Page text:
US President Donald Trump has proposed slashing the corporate tax rate from 35 to 15 percent as well as allowing US companies to bring home overseas profits at a tax rate of 10 percent versus 35 percent now, officials said.
As the corporate world and financial markets eagerly await news of the Trump tax plan administration officials have revealed some of the details.
The key feature is the sharp reduction in the corporate tax rate as well as Mr Trump's campaign pledge to bring billions of dollars to the United States by cutting the rate of tax companies pay to bring their overseas profits home.
The plan also calls for the top tax rate on pass-through businesses, including small business partnerships and sole proprietorships, to 15 percent from 39.6 percent, an official said.
The proposal will not include a "border-adjustment" tax on imports that Mr Trump had flagged during his campaign as a way of clawing back some of the budget losses brought about by the drastic drop in tax revenue.
The plan could therefore add billions of dollars to the United States' deficit with no new tax proposals to recover lost revenue.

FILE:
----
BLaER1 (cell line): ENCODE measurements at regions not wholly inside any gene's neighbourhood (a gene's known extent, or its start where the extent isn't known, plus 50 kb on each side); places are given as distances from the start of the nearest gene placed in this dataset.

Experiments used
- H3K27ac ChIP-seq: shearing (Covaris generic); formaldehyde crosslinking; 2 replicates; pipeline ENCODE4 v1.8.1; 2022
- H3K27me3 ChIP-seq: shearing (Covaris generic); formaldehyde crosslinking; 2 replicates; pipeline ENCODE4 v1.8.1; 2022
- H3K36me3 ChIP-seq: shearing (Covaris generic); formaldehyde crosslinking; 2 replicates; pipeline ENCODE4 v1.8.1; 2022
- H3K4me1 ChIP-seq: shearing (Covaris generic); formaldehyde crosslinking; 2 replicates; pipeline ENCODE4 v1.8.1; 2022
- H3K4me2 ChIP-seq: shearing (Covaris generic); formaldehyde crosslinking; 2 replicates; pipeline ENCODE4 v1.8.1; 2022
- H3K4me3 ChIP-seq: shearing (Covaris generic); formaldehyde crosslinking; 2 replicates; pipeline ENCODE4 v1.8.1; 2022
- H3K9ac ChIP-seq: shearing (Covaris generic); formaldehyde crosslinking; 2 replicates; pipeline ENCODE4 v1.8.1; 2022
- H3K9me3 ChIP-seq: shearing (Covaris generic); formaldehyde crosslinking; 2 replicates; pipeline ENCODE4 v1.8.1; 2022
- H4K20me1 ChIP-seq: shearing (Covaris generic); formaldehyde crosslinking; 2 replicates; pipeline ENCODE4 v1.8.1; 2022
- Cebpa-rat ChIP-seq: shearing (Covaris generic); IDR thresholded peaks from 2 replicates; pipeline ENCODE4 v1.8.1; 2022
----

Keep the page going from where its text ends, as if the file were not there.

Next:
The tax plan will be unveiled this afternoon, potentially by Treasury Secretary Steve Mnuchin.
Mr Mnuchin said the tax cuts would pay for themselves through economic growth but many economists have rubbished the suggestion.
Critics of Mr Trump have also attacked the tax proposal, saying that the president himself will be a great beneficiary of the changes.
Frank Clemente, executive director of the democratic activist group Americans for Tax Fairness, said cutting the top tax rate for pass-through businesses could benefit Mr Trump himself.
"In trying to slash taxes for pass-through business entities, Trump is seeking to dramatically reduce his own tax bill," he said in a statement.